SnowBirdRove (EL79) – February 1-29, 2020 Joe, KE9AJ, will cross the border into Florida, seeking climatical asylum in EL79 for the entire month of February. Since he will be there for an extended period, with both FM and linear gear, keep an eye on Joe’s Twitter feed for specific pass announcements: https://twitter.com/KE9AJ

Key West and Boca Grande Key (EL94, EL84+) February 9-11,2020
Clayton, W5PFG, will be in Key West, Florida (EL94) February 9 through the 11, 2020. Monday, February 10, 13:15-17:30 UTC, Clayton will operate FM & SSB satellites from EL84xm, Boca Grande Key. Listen for W5PFG near these dates for additional Florida grids, such as EL79, EL89, EL99, EL86, EL96, & EL95. Keep an eye on Clayton’s Twitter feed for announcements https://twitter.com/w5pfg

Del Carmen Island (EK48cp) February 9, 2020
Ismael, XE1AY, will operate from Del Carmen Island (DL87th) on Sunday 9 February, using the callsign 4A2L (see QRZ). Ismael only expects to operate FM satellites for a couple of hours. In addition, they plan to operate CW, SSB, and FT8.

Isla Perez, Mexico (EL52, EL50, EL51) February 11 – 17, 2020
Members of Radio Club Puebla DX will be active as 6F3A from Isla Perez, Mexico, between February 11-17. The operators mentioned are Patricia/XE1SPM (Team Leader), Ismael/XE1AY, Eduardo/XE2YW and Ricardo/XE1SY. Activity will be on 80/40/20/17/15/12/10/6 meters, and include the ARRL DX CW Contest (February 15-16). QSL via XE1SY. Ismael, XE1AY, reports that he doing CW and the satellites, and will also TX from EL50 and XE1AY/mm from EL51.

Big Bend National Park (DL88) March 16-17, 2020
Ron AD0DX, Doug N6UA, and Josh W3ARD will operate from Big Bend National Park to put grid DL88 on the air. Details will be added here, as they come available, but you are more than welcome to keep an eye on their individual Twitter feeds: https://twitter.com/ad0dx, https://twitter.com/dtabor, and https://twitter.com/W3ARDstroke5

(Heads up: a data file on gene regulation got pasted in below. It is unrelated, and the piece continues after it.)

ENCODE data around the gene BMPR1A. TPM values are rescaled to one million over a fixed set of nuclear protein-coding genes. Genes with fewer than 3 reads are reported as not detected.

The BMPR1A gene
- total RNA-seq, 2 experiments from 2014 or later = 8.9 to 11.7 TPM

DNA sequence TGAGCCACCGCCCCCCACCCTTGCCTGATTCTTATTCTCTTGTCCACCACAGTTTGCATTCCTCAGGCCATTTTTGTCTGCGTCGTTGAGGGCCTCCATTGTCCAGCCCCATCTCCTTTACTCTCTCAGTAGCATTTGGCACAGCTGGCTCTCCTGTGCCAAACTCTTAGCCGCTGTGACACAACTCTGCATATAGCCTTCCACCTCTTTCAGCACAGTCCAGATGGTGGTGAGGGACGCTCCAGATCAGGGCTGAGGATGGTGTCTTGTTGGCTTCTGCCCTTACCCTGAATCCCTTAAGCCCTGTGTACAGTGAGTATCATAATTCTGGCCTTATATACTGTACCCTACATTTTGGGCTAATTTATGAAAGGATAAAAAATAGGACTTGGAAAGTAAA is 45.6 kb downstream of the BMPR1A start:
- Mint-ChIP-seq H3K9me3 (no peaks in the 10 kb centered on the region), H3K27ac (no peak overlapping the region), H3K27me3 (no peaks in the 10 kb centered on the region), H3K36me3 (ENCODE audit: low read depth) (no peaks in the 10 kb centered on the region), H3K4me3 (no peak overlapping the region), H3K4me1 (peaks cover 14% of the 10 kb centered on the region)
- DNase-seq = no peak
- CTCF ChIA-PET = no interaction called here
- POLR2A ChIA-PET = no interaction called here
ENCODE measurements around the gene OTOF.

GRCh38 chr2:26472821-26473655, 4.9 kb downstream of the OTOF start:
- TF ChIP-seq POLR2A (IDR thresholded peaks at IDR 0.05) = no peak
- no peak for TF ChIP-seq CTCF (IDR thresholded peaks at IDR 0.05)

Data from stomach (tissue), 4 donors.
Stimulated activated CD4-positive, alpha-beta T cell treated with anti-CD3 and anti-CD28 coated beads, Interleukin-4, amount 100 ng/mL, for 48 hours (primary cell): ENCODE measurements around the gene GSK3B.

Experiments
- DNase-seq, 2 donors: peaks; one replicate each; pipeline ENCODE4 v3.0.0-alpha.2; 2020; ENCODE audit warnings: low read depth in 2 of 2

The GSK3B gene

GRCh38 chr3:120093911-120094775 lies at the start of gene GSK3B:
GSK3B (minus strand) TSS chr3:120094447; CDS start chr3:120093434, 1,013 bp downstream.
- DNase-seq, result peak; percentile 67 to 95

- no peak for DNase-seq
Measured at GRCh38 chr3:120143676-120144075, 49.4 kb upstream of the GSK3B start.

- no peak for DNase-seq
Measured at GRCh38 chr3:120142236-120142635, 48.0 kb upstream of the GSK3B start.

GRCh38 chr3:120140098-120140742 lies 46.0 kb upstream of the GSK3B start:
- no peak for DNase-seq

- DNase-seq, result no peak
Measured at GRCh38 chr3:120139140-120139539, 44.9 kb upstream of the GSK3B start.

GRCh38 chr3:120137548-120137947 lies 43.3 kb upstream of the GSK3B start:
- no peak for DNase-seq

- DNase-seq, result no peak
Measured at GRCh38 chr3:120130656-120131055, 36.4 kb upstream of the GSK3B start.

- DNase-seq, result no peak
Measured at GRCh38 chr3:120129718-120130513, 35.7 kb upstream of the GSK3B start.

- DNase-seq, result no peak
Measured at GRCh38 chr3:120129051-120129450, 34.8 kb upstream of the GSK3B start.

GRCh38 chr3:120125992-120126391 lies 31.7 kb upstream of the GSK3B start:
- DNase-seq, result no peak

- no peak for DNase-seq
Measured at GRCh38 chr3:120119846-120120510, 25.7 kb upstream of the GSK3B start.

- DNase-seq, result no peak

Please submit any additions or corrections to ke4al (at) amsat.org

[ANS thanks Robert Bankston, KE4AL, AMSAT VP-User Services, for the above information]

Eureka, Nunavut, Canada (ER60, EQ79) Operators Alex/VE1RUS and Pierre/VE3TKB will once again be active as VY0ERC from the Eureka Weather station between now and March 28th. This station is operated by the Eureka Amateur Radio Club [probably the most northerly located amateur radio club in the world] from Eureka, Nunavut, Canada. The suggested bands are 40 and 20 meters (possibly 80m), as well as FM satellites (from ER60, EQ79) using SSB, the Digital modes (FT8 and RTTY) and very slow CW. Activity will be limited to their spare time. QSL via M0OXO, OQRS or direct. For updates, see: https://twitter.com/vy0erc

[ANS thanks The Ohio/Penn Dx Bulletin for the above information]

 

Satellite Shorts From All Over

  • After setting a record for the longest single spaceflight in history by a woman, NASA astronaut Christina Koch returned to Earth on Feb. 6, along with Soyuz Commander Alexander Skvortsov of the Russian space agency Roscosmos and Luca Parmitano of the European Space Agency. Koch launched March 14, 2019. Her first journey into space of 328 days is the second-longest single spaceflight by a U.S. astronaut and also places her seventh on the list of cumulative time in space for American astronauts. Full story: https://bit.ly/386BTrc
    (ANS thanks spaceref.com for the above information)
  • SpaceX has been garnering all the headlines when it comes to satellite constellations. Their Starlink system will eventually have thousands of tiny satellites working together to provide internet access. But on Thursday, Feb. 6, OneWeb launched 34 satellite from the Baikonur Cosmodrome in Kazakhstan on a Soyuz launch vehicle. Eventually, OneWeb intends to have as many as 5,000 satellites in orbit.
    (ANS thank universetoday.com for the above information)
  • An industry report forecasts demand for 14,000 to 20,000 new satellites to be launched in the next decade. The report suggests that launch slot availability will be a challenge for satellite operators, and that delays due to longer lead times and additional costs will put pressure on research, commercial, and military operators.
    (ANS thanks satmagazine.com for the above information)
  • NASA declared the Spitzer Space Telescope’s 16-year mission complete on Thursday, Jan. 30 after sending final commands for the spacecraft to enter hibernation as it drifts farther from Earth. The Spitzer Space Telescope, one of NASA’s original four “Great Observatories,” studied the most distant galaxy ever observed in the universe, gathered data on the characteristics of planets around other stars, and detected a new ring around Saturn.
    (ANS thanks spaceflightnow.com for the above information)